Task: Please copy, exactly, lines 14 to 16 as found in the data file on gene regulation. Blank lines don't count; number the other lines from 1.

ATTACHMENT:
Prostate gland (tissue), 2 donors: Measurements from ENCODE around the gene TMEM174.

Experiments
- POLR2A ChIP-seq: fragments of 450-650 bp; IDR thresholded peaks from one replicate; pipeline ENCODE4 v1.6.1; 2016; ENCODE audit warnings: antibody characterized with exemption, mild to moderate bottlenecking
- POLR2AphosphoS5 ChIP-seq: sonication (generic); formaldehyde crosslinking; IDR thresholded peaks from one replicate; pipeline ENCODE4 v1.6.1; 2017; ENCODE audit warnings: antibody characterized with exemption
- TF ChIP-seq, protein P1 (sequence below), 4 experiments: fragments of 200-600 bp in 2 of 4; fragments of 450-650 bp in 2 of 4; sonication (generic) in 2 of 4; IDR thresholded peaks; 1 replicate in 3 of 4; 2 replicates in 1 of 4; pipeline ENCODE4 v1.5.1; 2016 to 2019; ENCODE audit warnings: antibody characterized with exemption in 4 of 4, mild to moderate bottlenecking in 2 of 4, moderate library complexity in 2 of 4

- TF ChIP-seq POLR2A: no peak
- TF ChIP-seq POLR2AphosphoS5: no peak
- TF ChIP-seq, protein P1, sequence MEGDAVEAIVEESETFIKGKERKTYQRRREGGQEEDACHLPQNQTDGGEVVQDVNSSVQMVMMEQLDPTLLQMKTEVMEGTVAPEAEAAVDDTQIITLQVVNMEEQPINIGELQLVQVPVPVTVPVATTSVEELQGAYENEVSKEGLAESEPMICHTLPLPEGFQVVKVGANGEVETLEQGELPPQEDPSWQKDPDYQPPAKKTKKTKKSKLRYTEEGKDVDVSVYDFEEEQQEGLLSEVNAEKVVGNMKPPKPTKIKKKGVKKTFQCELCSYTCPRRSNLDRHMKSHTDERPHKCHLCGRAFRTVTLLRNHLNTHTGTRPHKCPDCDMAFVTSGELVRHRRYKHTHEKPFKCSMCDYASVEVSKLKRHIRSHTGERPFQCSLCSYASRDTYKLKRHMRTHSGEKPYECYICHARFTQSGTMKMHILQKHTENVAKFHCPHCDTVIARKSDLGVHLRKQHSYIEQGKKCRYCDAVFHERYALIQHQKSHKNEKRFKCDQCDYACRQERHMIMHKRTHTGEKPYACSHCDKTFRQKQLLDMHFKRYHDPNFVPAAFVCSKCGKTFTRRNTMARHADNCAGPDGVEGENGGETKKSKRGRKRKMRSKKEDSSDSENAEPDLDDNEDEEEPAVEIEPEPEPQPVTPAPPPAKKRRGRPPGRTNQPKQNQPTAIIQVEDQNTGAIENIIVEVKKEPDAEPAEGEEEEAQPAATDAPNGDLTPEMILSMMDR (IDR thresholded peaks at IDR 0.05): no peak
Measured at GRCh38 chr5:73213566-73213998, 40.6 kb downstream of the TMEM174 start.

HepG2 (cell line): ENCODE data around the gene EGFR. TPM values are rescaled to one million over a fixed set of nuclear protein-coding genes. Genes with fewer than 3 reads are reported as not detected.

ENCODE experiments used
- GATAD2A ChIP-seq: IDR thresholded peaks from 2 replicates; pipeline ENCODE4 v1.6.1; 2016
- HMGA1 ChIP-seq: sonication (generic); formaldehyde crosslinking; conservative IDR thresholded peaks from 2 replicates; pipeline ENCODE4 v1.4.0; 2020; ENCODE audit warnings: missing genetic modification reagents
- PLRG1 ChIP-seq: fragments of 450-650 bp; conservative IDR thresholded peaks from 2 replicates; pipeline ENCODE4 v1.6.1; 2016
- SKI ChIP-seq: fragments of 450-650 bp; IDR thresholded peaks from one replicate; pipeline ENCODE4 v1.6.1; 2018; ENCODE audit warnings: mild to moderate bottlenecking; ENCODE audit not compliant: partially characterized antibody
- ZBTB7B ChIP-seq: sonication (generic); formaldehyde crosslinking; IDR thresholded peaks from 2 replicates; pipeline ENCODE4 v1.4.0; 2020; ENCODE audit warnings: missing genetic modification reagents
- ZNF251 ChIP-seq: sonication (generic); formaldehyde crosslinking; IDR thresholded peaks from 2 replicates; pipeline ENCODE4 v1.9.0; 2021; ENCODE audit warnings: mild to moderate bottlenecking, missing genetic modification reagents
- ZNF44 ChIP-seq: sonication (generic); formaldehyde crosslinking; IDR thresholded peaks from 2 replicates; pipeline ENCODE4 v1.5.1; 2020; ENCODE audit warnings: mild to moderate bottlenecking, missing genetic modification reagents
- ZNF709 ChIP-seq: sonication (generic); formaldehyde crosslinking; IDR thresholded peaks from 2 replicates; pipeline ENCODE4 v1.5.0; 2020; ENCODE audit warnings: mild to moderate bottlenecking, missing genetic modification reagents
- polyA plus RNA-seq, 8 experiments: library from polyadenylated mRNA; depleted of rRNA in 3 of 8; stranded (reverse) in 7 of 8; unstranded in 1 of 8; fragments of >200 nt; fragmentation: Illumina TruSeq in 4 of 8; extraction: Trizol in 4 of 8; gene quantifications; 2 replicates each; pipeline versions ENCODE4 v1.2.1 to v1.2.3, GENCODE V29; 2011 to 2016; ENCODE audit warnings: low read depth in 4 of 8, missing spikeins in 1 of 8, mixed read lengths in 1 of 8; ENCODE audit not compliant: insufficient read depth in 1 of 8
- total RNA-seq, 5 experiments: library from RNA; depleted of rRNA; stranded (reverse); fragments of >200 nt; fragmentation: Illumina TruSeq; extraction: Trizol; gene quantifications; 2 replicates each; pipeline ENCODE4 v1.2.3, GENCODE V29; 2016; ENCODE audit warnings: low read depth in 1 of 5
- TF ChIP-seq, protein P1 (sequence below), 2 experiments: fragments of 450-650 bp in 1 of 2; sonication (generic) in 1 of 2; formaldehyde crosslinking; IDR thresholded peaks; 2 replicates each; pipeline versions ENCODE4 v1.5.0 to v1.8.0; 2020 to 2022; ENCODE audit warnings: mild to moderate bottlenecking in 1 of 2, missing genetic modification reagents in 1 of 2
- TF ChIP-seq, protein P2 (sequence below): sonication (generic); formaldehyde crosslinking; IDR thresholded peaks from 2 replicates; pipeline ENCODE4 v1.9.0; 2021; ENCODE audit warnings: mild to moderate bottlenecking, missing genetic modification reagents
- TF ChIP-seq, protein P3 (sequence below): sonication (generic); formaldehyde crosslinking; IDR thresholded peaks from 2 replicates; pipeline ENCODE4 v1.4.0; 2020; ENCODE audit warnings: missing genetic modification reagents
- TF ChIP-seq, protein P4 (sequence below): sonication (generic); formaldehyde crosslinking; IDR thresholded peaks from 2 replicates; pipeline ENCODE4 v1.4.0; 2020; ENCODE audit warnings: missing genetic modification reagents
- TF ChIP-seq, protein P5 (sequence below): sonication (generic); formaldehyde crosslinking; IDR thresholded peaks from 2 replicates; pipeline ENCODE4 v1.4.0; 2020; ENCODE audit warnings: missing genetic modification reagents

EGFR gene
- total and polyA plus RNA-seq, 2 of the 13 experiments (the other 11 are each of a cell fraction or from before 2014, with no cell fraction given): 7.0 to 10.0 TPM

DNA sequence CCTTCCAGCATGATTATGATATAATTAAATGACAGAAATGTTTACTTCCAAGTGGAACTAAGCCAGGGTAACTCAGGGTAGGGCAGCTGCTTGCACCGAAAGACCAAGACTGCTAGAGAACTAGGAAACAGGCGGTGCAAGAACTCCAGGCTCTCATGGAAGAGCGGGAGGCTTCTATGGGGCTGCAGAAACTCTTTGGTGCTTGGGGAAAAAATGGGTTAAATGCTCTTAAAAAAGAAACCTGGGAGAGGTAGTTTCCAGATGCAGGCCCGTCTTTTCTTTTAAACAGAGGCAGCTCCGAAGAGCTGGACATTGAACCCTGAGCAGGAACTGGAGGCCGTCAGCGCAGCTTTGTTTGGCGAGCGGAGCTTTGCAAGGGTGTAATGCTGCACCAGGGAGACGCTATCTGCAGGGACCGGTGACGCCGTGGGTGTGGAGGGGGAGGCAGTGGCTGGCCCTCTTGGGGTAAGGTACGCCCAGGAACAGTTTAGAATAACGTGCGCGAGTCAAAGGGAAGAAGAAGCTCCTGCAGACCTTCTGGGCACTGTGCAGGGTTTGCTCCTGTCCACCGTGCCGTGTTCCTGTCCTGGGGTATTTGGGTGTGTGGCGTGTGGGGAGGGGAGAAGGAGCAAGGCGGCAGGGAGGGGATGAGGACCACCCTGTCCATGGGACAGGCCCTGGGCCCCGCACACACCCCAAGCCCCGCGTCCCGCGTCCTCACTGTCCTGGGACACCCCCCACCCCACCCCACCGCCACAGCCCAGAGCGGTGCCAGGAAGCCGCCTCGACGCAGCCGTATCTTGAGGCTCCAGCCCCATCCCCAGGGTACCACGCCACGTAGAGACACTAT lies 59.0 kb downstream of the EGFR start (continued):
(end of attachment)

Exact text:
- PLRG1 ChIP-seq: fragments of 450-650 bp; conservative IDR thresholded peaks from 2 replicates; pipeline ENCODE4 v1.6.1; 2016
- SKI ChIP-seq: fragments of 450-650 bp; IDR thresholded peaks from one replicate; pipeline ENCODE4 v1.6.1; 2018; ENCODE audit warnings: mild to moderate bottlenecking; ENCODE audit not compliant: partially characterized antibody
- ZBTB7B ChIP-seq: sonication (generic); formaldehyde crosslinking; IDR thresholded peaks from 2 replicates; pipeline ENCODE4 v1.4.0; 2020; ENCODE audit warnings: missing genetic modification reagents